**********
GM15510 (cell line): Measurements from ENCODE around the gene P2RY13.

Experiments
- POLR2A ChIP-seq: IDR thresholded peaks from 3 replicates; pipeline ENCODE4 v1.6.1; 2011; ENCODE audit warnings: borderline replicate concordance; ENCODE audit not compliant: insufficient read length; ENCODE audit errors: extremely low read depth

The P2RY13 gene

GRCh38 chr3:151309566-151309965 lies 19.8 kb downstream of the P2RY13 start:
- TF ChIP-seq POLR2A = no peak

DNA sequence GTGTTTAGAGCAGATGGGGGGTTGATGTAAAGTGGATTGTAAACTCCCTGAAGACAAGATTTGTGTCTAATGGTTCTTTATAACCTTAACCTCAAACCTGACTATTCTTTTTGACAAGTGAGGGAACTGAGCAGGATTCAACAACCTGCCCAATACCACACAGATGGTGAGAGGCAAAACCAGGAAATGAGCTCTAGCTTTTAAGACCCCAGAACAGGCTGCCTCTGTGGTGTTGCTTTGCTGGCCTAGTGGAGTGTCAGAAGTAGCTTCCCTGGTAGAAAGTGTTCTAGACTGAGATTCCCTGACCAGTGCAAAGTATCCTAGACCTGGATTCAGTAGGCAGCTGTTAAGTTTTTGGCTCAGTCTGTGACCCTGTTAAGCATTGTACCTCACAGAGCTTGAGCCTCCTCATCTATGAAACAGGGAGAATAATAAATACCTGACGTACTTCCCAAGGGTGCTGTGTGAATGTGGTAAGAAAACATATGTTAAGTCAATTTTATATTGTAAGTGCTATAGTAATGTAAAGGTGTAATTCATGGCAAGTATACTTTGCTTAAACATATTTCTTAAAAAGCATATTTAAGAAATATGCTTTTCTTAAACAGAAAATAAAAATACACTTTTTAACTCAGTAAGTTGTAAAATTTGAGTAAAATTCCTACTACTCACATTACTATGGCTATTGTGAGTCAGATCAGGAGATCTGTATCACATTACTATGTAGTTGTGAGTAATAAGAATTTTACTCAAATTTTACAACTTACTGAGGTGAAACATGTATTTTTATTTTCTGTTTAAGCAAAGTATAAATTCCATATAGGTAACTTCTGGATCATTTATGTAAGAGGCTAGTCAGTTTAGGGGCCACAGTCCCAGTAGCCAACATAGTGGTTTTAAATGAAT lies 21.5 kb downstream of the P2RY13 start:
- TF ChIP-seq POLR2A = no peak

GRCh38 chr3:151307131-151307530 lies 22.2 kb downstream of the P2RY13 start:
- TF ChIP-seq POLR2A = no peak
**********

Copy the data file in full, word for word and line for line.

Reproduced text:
GM15510 (cell line): Measurements from ENCODE around the gene P2RY13.

Experiments
- POLR2A ChIP-seq: IDR thresholded peaks from 3 replicates; pipeline ENCODE4 v1.6.1; 2011; ENCODE audit warnings: borderline replicate concordance; ENCODE audit not compliant: insufficient read length; ENCODE audit errors: extremely low read depth

The P2RY13 gene

GRCh38 chr3:151309566-151309965 lies 19.8 kb downstream of the P2RY13 start:
- TF ChIP-seq POLR2A = no peak

DNA sequence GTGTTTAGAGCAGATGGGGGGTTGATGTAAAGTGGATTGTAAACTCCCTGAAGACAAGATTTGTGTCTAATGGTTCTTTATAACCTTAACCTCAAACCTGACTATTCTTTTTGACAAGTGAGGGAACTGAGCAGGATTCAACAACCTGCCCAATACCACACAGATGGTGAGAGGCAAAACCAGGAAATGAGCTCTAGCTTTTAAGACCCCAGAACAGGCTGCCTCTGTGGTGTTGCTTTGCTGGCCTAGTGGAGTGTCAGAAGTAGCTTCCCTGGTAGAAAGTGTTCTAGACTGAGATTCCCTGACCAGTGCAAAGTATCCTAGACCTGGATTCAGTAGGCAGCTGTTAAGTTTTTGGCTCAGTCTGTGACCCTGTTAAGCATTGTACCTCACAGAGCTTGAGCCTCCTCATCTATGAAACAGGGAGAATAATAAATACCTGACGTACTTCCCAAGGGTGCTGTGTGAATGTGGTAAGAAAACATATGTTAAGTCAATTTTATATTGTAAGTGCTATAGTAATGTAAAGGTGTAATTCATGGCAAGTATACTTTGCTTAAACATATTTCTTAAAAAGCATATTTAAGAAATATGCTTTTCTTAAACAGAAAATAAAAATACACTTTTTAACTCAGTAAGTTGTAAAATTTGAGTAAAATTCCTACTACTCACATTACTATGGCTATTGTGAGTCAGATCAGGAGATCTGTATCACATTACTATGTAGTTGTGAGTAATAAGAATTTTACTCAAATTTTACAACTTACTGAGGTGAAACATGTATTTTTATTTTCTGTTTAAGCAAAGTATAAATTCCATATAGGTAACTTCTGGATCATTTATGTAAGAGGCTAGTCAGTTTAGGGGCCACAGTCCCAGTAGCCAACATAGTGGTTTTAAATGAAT lies 21.5 kb downstream of the P2RY13 start:
- TF ChIP-seq POLR2A = no peak

GRCh38 chr3:151307131-151307530 lies 22.2 kb downstream of the P2RY13 start:
- TF ChIP-seq POLR2A = no peak